Northrop consolidates parts of tech services in bid to increase efficiency

Northrop Grumman is consolidating two of the three divisions within its technology services segment into a single unit in a move slated to take effect at the start of next year, Northrop’s incoming CEO Kathy Warden said Wednesday.

Speaking on Northrop’s third quarter earnings call with investors, Warden said the company will combine its advanced defense services business with systems modernization and services, the latter of which houses the vast majority of the company’s IT services work.

The move is part of Northrop’s “numerous steps to position (technology services) for the future," Warden told analysts, as the company looks to “ensure we are maximizing operational efficiency and continuing to posture for growth."

As Warden pointed out, Northrop has made several moves within the past three years to reshape the structure and focus areas of its almost $4 billion technology services segment.

Technology services opened for business in its current form at the start of 2016 and Northrop has sought to turn the segment closer to the company’s core defense and security strategy. That pivot appears likely to accelerate as Northrop integrates Orbital ATK.

“The new structure at (technology services) is aimed at creating a better focused organization on innovation and affordability,” Warden said. “We’ve been on a journey over a couple years to eliminate the majority of the commodity-based services we have in the TS portfolio.”

Warden will succeed the retiring Wes Bush as CEO of Northrop on Jan. 1 and will be tasked with continuing much of the groundwork laid by her predecessor's focus on profitability and performance that includes tight discipline on bids to pursue.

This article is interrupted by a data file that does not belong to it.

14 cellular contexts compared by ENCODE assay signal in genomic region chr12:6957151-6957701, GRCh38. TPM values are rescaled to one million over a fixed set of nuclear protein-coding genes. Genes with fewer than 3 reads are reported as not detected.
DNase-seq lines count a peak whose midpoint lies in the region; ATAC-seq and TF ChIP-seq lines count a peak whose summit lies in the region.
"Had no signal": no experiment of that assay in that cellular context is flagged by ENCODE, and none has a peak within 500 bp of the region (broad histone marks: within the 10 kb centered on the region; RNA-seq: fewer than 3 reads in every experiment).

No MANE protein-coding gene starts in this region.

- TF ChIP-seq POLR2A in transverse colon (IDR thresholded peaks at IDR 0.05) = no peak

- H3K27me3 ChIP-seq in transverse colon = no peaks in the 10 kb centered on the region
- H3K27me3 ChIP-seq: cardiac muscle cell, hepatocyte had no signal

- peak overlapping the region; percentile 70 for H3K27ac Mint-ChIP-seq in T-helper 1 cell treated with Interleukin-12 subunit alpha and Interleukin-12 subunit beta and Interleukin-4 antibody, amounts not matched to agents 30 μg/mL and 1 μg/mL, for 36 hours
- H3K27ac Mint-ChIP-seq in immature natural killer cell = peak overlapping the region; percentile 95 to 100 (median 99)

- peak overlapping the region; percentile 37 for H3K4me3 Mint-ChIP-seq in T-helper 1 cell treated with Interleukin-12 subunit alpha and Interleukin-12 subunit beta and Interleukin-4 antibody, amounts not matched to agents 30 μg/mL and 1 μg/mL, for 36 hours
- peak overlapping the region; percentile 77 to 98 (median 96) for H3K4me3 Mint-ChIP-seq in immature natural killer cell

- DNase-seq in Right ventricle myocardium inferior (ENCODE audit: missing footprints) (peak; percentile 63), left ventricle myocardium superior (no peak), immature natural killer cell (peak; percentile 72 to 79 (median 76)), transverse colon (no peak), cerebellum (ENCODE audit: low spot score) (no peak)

That extended to technology services, where revenue has steadily declined but almost by design to bring it in line with the larger corporation. Warden said Wednesday that “all segments of TS are winning new work,” which indicates that the backlog is growing and revenue increases could follow.

“We really see that we now have a services business that has a solid foundation for growth in the long term and healthy program performance,” she added.

Those comments come against a backdrop of ongoing consolidation in the government services market as companies are looking to add scale amid the perception of growing opportunities from overall budget increases.

But whereas General Dynamics doubled down on services in its CSRA acquisition, Northrop is aiming for large hardware opportunities in space and missile defense with Orbital ATK in tow since June.

“As Northrop prioritizes innovation of high-end defense systems, the company will think hard about focusing entirely on close-to-the-box logistics and maintenance services,” Technology Business Research’s public sector IT analyst Joey Cresta wrote in research note for clients Wednesday. “Services pure plays interested industry consolidation should consider proactively inquiring into the availability of (technology services) assets.”

Northrop is guiding technology services revenue for this year to be $4.2 billion-$4.3 billion with an operating margin of around 10 percent.

That is down from $4.8 billion in 2016 and $4.75 billion in 2017, but the margin has held above 10 percent in each of those years and hit 11 percent last year amid Northrop’s work to reposition that part of its business.

About the Author

Ross Wilkers is a senior staff writer for Washington Technology. He can be reached at Follow him on Twitter: @rosswilkers. Also connect with him on LinkedIn.

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